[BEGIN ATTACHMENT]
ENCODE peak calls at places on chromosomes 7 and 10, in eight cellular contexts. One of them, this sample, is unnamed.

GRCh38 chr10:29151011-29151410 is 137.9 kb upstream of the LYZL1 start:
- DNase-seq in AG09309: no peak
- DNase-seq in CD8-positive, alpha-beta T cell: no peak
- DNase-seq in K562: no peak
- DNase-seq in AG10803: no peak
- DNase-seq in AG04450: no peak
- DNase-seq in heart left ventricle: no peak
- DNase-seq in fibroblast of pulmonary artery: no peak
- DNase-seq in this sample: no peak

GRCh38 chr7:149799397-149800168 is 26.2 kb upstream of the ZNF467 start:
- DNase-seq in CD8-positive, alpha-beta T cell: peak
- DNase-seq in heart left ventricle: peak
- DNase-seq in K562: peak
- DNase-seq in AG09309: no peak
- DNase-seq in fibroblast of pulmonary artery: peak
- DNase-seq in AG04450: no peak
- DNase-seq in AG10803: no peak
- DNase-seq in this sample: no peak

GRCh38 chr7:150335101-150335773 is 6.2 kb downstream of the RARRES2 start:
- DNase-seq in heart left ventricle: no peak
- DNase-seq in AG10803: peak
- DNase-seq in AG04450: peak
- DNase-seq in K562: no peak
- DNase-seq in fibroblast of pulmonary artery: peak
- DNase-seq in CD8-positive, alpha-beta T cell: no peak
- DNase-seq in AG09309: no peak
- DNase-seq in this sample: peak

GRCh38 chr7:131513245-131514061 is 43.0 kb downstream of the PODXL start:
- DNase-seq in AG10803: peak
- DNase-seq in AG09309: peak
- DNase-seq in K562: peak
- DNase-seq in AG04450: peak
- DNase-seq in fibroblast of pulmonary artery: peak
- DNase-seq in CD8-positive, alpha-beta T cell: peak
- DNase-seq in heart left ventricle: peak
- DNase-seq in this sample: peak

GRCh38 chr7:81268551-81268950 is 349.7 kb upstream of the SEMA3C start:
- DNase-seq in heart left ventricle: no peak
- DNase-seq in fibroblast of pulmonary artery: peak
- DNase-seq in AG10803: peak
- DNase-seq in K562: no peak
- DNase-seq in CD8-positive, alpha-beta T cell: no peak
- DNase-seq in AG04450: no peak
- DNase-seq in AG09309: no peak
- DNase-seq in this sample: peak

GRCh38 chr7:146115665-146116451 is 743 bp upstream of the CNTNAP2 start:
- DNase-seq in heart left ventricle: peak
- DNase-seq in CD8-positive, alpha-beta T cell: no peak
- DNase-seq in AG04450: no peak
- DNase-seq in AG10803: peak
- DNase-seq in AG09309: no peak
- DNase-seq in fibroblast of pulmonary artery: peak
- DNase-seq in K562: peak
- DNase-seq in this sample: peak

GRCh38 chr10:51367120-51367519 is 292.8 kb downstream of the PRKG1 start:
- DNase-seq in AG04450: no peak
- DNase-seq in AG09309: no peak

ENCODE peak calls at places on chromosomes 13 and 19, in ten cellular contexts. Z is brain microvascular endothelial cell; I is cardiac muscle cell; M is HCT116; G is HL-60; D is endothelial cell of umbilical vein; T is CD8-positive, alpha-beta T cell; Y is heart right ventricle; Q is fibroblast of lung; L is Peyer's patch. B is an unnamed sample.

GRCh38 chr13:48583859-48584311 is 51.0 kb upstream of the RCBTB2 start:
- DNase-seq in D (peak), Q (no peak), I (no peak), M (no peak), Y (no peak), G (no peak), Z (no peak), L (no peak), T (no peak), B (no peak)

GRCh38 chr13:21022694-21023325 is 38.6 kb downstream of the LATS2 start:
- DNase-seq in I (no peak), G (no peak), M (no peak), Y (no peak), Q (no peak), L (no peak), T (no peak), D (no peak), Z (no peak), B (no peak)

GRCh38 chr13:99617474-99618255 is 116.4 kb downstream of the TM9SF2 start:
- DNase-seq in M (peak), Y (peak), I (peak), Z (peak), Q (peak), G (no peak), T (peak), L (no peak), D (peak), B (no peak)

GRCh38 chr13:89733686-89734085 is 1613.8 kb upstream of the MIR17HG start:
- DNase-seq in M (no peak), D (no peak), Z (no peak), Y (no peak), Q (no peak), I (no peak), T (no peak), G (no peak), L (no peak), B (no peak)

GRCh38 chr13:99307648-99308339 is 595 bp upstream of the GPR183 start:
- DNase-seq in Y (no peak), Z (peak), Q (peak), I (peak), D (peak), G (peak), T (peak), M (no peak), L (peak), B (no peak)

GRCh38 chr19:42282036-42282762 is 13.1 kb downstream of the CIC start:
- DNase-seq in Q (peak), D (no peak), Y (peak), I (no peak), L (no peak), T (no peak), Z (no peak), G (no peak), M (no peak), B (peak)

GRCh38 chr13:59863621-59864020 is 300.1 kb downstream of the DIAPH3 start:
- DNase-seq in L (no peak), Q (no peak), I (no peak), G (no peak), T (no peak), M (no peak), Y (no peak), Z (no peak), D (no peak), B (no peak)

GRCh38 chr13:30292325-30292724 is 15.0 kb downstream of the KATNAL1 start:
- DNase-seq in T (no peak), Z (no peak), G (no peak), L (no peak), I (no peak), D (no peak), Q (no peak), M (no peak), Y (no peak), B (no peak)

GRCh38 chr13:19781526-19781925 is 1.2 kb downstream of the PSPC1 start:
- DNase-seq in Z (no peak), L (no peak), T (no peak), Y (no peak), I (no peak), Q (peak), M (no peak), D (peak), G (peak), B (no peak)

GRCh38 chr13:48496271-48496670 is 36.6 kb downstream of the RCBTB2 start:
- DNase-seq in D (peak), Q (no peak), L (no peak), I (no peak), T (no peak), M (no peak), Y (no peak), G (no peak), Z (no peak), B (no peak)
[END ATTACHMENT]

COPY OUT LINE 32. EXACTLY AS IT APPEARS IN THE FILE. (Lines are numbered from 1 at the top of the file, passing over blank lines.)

- DNase-seq in K562: peak